Sunday Independent (Ireland) - Business & Appointments - - FRONT PAGE -

This is the web­site of the Cit­i­zens In­for­ma­tion Board — the State board tasked with pro­vid­ing in­for­ma­tion on pub­lic and so­cial ser­vices. It is an ex­cel­lent web­site with com­pre­hen­sive in­for­ma­tion on a wide va­ri­ety of top­ics, in­clud­ing wills and in­her­i­tance. In its ‘Death and Be­reave­ment’ sec­tion, there is in­for­ma­tion on how to make a will, what hap­pens a de­ceased’s es­tate if they have — or have not — made a will, how to reg­is­ter a death, and the main money mat­ters that can arise after a death. You can also find in­for­ma­tion about Cap­i­tal Ac­qui­si­tions Tax — more com­monly known as in­her­i­tance tax — on this web­site. This is the web­site of the Law So­ci­ety of Ire­land. The site has a link to a help­ful ‘Mak­ing a Will’ guide the Re­tire­ment Plan­ning Coun­cil of Ire­land. “How­ever, peo­ple will come in and out of your life after you make a will — and your cir­cum­stances are likely to change as you get older. So it’s im­por­tant to re­view a will ev­ery five years.”

Chil­dren can of­ten be over­looked in wills — par­tic­u­larly in the event of the un­timely death of one or both spouses. Should you have chil­dren, it’s im­por­tant to in­clude them in your will — re­gard­less of which spouse out­lives the other. This is par­tic­u­larly the case if your chil­dren are young, or if one of them has a med­i­cal con­di­tion or dis­abil­ity and so re­quires care and fi­nan­cial sup­port. Cou­ples of­ten plan to draw up a will where the sur­viv­ing spouse in­her­its ev­ery­thing — on the as­sump­tion that one spouse will out­live the other and that the sur­viv­ing spouse will look after the chil­dren. How­ever, this may not al­ways hap­pen. Both par­ents could have an un­timely death or die at, or very near, the same time. This is the web­site of the Rev­enue Com­mis­sion­ers where you can find in­for­ma­tion on in­her­i­tance tax, in­clud­ing the tax-free thresh­olds (where you “There will ef­fec­tively be no will if both par­ents die at the same time and a will has been made leav­ing ev­ery­thing to the sur­viv­ing part­ner,” said Bell. Be mind­ful too that one spouse could re­marry after the other passes away — or that one or both spouses could re­marry if the mar­riage breaks down. In such cases, the chil­dren of the first mar­riage could be at a dis­ad­van­tage if they haven’t been pro­vided for in a will.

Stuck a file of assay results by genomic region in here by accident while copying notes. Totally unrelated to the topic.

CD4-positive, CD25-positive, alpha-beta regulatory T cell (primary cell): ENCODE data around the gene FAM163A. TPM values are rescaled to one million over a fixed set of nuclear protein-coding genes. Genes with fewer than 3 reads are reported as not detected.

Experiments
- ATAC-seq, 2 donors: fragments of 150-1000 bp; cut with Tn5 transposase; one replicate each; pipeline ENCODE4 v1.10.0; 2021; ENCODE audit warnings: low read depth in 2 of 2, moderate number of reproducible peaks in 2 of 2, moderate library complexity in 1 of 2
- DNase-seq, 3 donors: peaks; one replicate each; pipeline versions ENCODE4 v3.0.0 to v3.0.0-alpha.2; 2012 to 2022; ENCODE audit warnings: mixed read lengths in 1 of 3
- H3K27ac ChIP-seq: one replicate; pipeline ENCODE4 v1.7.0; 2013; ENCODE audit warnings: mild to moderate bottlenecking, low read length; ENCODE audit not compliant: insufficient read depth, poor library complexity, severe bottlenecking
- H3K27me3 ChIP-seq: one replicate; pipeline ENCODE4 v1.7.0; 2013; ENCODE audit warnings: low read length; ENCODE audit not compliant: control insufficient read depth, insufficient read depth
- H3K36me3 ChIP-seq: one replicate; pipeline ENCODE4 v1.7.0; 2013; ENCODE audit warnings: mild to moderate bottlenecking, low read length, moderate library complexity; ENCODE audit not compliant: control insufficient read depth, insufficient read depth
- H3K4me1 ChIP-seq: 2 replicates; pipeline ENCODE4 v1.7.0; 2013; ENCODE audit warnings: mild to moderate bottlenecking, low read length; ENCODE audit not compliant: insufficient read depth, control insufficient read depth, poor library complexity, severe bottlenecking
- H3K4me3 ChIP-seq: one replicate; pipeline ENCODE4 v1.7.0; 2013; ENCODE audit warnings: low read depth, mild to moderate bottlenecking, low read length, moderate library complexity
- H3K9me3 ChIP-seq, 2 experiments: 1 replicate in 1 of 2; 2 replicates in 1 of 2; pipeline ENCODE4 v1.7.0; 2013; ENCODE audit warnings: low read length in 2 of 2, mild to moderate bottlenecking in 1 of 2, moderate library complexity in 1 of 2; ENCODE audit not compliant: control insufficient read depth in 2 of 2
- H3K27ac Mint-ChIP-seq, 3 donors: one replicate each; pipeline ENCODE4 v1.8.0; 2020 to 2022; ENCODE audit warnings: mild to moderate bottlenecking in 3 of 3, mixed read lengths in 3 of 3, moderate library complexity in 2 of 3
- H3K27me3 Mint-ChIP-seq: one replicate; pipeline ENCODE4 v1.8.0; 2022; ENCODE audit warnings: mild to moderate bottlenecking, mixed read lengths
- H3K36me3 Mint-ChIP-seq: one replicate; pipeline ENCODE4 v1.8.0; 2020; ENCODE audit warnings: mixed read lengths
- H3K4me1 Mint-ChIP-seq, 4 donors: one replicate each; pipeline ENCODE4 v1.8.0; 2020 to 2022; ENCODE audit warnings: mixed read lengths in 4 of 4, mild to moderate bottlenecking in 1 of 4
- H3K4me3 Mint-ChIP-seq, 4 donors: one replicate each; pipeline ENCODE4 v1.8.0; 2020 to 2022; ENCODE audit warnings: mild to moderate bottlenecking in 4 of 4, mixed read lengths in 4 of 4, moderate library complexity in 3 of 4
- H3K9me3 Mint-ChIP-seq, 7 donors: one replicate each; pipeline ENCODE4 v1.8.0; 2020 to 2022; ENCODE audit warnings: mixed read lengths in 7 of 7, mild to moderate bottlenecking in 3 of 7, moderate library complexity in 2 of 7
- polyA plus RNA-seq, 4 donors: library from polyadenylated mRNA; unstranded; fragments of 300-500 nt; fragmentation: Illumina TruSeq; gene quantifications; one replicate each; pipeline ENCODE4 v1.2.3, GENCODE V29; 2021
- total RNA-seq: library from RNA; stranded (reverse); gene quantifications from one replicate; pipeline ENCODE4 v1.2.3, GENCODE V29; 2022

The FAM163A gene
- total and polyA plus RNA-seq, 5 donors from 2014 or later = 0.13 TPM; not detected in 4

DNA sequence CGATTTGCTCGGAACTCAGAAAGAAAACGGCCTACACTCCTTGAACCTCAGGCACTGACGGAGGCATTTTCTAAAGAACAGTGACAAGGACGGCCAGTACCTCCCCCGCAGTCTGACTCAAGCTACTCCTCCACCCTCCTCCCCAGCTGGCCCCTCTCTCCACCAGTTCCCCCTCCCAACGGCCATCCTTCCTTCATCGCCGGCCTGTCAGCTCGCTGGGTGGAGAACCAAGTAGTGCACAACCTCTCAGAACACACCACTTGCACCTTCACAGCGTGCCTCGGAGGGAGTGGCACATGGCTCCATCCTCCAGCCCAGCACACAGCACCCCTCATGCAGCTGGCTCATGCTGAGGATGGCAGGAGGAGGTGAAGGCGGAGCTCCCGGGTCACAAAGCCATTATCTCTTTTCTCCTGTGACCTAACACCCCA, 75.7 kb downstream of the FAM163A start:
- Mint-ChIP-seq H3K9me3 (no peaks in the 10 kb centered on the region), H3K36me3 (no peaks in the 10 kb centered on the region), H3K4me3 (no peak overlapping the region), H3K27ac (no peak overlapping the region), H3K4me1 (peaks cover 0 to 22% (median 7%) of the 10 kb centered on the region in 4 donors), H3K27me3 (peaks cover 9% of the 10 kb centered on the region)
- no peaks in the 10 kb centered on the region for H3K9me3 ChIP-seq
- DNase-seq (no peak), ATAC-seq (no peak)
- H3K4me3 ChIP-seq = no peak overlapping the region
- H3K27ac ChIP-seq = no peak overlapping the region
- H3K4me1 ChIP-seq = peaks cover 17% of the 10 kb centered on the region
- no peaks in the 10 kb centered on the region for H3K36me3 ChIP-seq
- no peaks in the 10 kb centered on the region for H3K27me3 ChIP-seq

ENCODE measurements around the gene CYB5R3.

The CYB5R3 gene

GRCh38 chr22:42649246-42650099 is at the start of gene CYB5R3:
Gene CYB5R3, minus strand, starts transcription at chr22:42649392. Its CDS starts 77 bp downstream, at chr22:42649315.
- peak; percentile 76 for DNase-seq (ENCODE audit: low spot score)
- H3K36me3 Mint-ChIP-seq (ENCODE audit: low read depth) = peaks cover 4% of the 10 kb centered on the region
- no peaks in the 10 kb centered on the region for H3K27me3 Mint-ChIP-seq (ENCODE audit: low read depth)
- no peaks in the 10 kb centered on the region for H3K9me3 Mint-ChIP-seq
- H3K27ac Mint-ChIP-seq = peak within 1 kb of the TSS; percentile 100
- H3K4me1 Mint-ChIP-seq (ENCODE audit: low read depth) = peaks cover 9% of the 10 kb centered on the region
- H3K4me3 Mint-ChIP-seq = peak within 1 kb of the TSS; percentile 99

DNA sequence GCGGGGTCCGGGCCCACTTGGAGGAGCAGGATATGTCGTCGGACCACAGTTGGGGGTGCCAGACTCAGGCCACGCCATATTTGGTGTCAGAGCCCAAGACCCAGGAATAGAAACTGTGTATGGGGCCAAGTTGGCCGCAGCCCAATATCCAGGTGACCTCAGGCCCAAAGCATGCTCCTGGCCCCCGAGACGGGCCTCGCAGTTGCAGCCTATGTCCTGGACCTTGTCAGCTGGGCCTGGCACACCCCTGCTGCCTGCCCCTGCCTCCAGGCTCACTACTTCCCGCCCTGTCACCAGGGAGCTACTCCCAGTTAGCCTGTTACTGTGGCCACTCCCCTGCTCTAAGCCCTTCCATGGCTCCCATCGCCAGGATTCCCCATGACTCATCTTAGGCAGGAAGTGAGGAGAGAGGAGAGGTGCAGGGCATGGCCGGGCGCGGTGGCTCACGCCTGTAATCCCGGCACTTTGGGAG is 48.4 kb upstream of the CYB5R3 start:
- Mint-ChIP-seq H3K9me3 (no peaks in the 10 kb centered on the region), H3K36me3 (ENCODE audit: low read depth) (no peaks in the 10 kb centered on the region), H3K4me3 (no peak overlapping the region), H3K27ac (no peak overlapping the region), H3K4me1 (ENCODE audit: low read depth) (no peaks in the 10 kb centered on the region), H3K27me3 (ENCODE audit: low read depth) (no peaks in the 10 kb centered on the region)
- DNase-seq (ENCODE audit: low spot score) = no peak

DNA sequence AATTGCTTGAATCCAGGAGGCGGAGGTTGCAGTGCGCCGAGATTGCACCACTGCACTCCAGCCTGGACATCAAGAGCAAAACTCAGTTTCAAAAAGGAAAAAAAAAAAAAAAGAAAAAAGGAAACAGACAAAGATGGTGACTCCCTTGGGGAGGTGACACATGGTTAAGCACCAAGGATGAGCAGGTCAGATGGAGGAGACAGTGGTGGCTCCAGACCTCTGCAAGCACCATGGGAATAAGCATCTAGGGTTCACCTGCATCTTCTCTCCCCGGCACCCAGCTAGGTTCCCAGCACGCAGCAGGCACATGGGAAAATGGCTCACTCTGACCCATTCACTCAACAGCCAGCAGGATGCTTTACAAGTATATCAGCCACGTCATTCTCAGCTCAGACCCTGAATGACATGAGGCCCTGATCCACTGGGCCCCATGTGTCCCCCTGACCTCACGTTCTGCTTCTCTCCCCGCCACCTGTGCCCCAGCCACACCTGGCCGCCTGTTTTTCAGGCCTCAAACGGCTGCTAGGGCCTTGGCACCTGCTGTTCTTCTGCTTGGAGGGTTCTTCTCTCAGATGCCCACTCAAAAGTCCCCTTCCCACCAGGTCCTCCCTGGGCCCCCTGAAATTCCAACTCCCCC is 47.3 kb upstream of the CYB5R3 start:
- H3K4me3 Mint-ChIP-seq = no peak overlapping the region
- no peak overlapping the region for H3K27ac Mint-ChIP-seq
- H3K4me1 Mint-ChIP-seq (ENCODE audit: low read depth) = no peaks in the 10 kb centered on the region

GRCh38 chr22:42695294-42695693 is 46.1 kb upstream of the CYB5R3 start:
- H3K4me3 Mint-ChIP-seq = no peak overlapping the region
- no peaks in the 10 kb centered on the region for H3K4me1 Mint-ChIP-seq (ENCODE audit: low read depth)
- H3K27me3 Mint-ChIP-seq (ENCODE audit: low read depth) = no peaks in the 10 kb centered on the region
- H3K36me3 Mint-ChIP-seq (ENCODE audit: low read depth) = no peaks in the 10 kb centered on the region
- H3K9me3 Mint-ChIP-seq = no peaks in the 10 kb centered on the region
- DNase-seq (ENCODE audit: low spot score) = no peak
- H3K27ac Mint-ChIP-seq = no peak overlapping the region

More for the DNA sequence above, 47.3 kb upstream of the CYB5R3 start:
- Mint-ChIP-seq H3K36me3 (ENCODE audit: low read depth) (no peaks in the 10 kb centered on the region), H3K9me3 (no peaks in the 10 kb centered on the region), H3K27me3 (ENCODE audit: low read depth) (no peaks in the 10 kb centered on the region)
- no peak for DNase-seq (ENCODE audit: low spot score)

“If the sur­viv­ing spouse re­mar­ries, the new wife will au­to­mat­i­cally be en­ti­tled to half of ev­ery­thing — and if the new mar­riage pro­duces chil­dren, the share of an es­tate left for the chil­dren of the first mar­riage will be wa­tered down again,” said Browne. of it, he or she is en­ti­tled to a le­gal right share of your es­tate — which can be claimed after you die, if they wish to do so. In such cases, should you have no chil­dren, your spouse has an au­to­matic right to claim half of your es­tate. Should you have chil­dren, your spouse is en­ti­tled to a third of the es­tate and your chil­dren are not nec­es­sar­ily en­ti­tled to the rest. You do not have to leave any­thing to your chil­dren in your will. How­ever, if you do not, they may be able to chal­lenge your will on the ba­sis that you have not ful­filled your obli­ga­tions to­wards them.

You can leave in­struc­tions in your will stat­ing that money in your bank ac­count be used to cover the cost of your funeral ex­penses when you die.

Hire a so­lic­i­tor or get pro­fes­sional ad­vice when draw­ing up your will — oth­er­wise, you could make a will which is wholly, or partly, in­valid. Should this arise, the rules of in­tes­tacy will ap­ply to ei­ther the en­tire will or the in­valid part — and so your wishes on how your es­tate is di­vided are un­likely to be car­ried out. Tell a trusted rel­a­tive or friend where your will is. “Very of­ten, peo­ple know a will is made — but can’t find it,” said Bell. “Nor­mally, the orig­i­nal is left with a so­lic­i­tor — and a pho­to­copy with the in­di­vid­ual’s other pa­pers.”

Wills are said to bring out the worst in hu­man na­ture so there is never any guar­an­tee that yours will be re­ceived am­i­ca­bly, de­spite any ef­forts you take to achieve that. Still, it’s worth do­ing what you can to avoid con­flict after you pass away.

You can ex­pect to pay a so­lic­i­tor any­thing from €100 to a few hun­dred euro for a sim­ple will. How­ever, the cost could be much more, de­pend­ing on how com­pli­cated your will is. “Wills for very big com­pli­cated cases could cost tens of thou­sands of eu­ros,” said Michael Gaffney, a tax ex­pert with KPMG who has ad­vised many fam­ily busi­nesses on suc­ces­sion plan­ning.

Richard Har­ris in The Field, which showed just how di­vi­sive the is­sue of land can be

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